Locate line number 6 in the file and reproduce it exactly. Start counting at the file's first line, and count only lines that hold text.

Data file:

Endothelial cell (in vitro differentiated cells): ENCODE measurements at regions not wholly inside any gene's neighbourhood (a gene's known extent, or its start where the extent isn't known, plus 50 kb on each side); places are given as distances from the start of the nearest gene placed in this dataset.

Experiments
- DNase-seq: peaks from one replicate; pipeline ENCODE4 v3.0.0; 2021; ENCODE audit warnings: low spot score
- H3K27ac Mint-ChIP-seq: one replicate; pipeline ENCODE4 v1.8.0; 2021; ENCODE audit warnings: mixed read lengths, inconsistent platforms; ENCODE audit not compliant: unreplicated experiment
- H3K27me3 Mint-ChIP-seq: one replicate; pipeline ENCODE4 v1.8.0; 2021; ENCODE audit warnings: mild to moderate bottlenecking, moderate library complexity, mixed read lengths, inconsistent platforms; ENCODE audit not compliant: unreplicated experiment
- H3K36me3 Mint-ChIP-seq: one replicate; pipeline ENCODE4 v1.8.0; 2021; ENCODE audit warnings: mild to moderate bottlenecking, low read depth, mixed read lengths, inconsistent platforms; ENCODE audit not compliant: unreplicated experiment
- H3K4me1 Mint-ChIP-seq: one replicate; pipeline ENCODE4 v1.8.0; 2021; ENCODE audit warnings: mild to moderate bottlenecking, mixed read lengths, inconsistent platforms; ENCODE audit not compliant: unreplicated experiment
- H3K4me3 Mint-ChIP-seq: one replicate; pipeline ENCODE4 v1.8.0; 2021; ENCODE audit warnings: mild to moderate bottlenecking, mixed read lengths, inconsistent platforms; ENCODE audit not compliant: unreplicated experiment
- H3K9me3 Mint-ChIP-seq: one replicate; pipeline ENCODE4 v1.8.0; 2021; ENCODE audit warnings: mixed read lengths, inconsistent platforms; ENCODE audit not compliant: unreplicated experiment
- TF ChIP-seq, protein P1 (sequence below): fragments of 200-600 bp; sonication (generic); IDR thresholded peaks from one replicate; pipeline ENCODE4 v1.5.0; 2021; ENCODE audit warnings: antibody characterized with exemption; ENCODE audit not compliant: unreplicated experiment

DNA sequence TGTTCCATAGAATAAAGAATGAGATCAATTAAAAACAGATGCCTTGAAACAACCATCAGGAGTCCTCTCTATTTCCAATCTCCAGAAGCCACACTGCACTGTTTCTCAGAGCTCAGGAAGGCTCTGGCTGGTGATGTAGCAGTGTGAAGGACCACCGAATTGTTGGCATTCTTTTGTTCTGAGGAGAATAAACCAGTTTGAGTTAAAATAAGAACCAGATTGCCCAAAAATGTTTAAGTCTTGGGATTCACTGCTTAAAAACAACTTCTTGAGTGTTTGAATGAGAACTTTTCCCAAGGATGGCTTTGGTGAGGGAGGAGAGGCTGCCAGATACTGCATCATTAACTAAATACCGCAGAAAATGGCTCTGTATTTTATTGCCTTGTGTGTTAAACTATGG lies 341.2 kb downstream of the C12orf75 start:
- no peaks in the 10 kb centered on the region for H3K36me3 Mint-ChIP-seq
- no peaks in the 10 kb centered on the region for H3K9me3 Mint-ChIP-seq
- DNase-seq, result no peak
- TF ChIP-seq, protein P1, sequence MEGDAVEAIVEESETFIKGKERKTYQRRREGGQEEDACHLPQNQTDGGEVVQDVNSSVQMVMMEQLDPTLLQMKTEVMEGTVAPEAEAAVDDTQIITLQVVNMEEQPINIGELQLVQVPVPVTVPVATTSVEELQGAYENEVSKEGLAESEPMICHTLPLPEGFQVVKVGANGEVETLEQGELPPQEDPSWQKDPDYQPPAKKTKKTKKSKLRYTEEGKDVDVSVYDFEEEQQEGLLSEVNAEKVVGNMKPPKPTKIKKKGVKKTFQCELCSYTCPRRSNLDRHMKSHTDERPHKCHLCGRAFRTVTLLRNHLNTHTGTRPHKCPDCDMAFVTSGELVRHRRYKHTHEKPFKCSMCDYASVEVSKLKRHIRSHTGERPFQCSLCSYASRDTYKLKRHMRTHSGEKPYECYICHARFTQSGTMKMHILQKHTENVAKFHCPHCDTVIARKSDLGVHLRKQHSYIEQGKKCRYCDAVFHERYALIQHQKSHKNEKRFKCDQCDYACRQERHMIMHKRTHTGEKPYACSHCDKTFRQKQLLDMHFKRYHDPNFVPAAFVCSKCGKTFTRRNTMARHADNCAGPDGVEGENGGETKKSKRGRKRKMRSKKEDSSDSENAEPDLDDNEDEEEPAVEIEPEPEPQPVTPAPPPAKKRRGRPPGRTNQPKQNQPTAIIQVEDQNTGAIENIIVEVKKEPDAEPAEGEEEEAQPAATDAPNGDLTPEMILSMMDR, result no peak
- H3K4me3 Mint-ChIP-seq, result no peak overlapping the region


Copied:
- H3K36me3 Mint-ChIP-seq: one replicate; pipeline ENCODE4 v1.8.0; 2021; ENCODE audit warnings: mild to moderate bottlenecking, low read depth, mixed read lengths, inconsistent platforms; ENCODE audit not compliant: unreplicated experiment